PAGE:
The 1916 Tango Eggs set is an interesting one to be sure.
The cards were not even really known to most collectors until a large find of them was discovered in the early 1990s. In short, hundreds of the cards were found in nearly perfect condition, meaning they likely had never been distributed. They make up most of the known population of the set but a few lower-grade issues have been found as well. That either leads us to believe that most Tango Eggs cards were not distributed or that many more were distributed but simply did not survive.
The set is closely correlated with the 1915 E106 American Caramel set that was issued a year earlier. All of the known Tango Eggs cards have the same exact images as found in that set. While about 20 different Tango Eggs cards are known, there are 48 in the E106 set. That has led some to assume that the Tango Eggs checklist is the same as that one and that we just haven’t discovered all of the cards yet. That theory, by the way, seems plausible, considering that, taking away the large find, few other Tango Eggs cards are known.
Whatever the case, four cards in the Tango Eggs set provide a mystery of sorts.
Four players appear in the Tango Eggs set that do not appear in the E106 set. Those would be Buck Weaver, Billy Meyer, Ray Morgan, and Hap Felsch.
Of the group, Weaver and Felsch are clearly the most desirable in terms of name recognition. Both were members of the 1919 Black Sox team and are highly sought by collectors. But Weaver’s card is actually one of the more common ones while Felsch is much harder to find. In fact, PSA has graded only one Felsch at the time of this article. Ditto for Morgan, who has only one PSA card as well. When you factor all of that, Felsch and Morgan are the best cards out of the group.
While they were new players not included in E106, though, the pictures were familiar. That’s because each of the four players utilized photos found in the E106 set.
Weaver’s card uses a picture for a card that was used in E106 for Joe Tinker. Meyer’s uses that of Fred Jacklitsch. Ray Morgan’s uses that of Mike Doolan and Hap Felsch’s uses that of Ray Demmitt. Because of that, it is often cited that their cards feature the ‘wrong’ pictures but that’s probably not really accurate.
Here’s why I say that.
Explanation for Player Changes
To understand the photo ‘errors’, you’ve got to first start in the past. In other words, the key doesn’t necessarily lie with the new players as much as it does with the old ones.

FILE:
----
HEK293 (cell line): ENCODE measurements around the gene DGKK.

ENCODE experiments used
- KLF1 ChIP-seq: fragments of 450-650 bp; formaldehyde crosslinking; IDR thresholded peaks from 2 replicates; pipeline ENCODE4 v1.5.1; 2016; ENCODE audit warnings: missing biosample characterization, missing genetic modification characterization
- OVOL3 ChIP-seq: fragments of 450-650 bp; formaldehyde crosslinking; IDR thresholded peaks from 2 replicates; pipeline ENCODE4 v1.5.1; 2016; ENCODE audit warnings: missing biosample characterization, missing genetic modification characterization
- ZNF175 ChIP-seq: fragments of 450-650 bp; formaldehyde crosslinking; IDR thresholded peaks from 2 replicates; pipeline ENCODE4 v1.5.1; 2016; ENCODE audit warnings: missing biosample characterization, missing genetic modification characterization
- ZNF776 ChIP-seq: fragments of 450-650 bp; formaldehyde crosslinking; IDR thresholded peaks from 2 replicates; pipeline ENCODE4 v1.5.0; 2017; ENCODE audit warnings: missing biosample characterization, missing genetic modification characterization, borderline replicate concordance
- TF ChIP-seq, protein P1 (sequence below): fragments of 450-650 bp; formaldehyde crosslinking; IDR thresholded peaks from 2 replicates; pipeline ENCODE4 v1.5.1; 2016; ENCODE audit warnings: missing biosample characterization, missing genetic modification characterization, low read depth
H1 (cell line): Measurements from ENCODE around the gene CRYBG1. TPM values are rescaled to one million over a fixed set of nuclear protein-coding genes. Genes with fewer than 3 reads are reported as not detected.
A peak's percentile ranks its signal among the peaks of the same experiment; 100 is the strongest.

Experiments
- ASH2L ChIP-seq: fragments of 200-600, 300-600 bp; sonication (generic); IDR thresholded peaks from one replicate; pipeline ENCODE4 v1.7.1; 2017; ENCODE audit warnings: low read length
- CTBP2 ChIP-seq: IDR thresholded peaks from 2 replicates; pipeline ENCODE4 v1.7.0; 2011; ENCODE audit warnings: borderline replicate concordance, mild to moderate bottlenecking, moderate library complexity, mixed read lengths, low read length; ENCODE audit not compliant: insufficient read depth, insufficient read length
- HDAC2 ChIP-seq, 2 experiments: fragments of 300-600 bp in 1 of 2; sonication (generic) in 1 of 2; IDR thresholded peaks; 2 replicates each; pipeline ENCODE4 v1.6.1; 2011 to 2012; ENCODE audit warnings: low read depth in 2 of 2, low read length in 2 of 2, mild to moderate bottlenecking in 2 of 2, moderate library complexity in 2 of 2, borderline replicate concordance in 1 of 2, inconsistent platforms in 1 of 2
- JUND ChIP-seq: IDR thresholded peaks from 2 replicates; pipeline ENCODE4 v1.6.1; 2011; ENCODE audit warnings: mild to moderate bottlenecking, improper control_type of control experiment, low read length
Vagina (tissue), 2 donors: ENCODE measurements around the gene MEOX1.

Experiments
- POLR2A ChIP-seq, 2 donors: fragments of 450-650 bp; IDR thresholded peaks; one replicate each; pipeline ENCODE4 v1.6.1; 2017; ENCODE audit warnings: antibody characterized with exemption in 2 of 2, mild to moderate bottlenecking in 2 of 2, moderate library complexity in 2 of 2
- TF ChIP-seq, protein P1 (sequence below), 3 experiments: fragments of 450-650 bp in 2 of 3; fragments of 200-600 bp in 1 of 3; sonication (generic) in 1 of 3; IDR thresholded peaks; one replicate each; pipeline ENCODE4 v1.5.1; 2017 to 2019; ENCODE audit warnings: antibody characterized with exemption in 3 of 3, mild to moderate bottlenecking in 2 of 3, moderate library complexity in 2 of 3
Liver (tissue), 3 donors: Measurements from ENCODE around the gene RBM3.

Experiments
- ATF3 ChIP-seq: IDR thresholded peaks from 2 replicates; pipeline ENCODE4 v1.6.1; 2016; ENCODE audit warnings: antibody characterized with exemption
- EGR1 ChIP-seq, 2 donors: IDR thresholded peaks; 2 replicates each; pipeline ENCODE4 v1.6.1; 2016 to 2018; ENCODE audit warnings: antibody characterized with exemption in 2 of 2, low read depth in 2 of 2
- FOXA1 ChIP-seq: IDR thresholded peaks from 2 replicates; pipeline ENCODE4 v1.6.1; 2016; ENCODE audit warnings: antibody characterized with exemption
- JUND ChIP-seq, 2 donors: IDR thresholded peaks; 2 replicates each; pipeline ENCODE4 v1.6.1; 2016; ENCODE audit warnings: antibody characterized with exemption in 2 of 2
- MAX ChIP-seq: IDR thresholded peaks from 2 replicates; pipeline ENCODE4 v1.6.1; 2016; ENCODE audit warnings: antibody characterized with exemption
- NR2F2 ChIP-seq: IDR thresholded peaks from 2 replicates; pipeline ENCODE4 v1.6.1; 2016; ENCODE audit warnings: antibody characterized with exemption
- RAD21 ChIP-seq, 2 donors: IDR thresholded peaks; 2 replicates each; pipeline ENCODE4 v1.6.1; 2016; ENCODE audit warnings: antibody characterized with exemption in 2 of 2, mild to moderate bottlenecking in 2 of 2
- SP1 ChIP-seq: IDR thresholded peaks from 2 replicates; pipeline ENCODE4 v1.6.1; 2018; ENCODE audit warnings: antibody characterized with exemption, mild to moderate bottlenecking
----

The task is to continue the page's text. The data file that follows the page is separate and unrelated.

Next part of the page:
Using E106 as our benchmark (since that’s where these pictures were found), the players included in that set who were removed but had their images used in the Tango Eggs set were Joe Tinker, Fred Jacklitsch, Mike Doolan, and Ray Demmitt. And if you pay attention, there’s one interesting fact about all four. I tried to find the common thread between the group and then it hit me.
They were no longer playing with their same team in 1916 when the Tango Eggs set was released.
After 1915, Tinker went from the Chicago Whales in the Federal League back to the Cubs in the National League, where he’d spent the majority of his career. Jacklitsch played in 1915 for Baltimore in the Federal League and didn’t play in 1916. Mike Doolan? Like Tinker, he jumped from the Whales to the Cubs. Finally, Demmitt went from the White Sox in 1915 to Columbus in the American Association in 1916.
I don’t think that it’s any coincidence that those players’ images were used and that they were selected because they were no longer on their new teams.
My personal belief is that the former players were ditched for a reason. Now, what that reason is isn’t known. But two things come to mind.
First, their careers at that point could have been uncertain. The Federal League folded at the end of the 1915 season and the futures of Tinker and Doolan could have been up in the air at the time this set was being produced. Ditto for Jacklitsch and Demmitt who did not even end up in the majors in 1916.
There are players in the set, such as Roger Bresnahan, that were not with their original teams, either (Bresnahan retired after 1915). But perhaps they were not expected to leave the sport. The other four that were ‘booted’ could well have been gone because it was known they would not be back with those teams in 1916, forcing them to find some new players.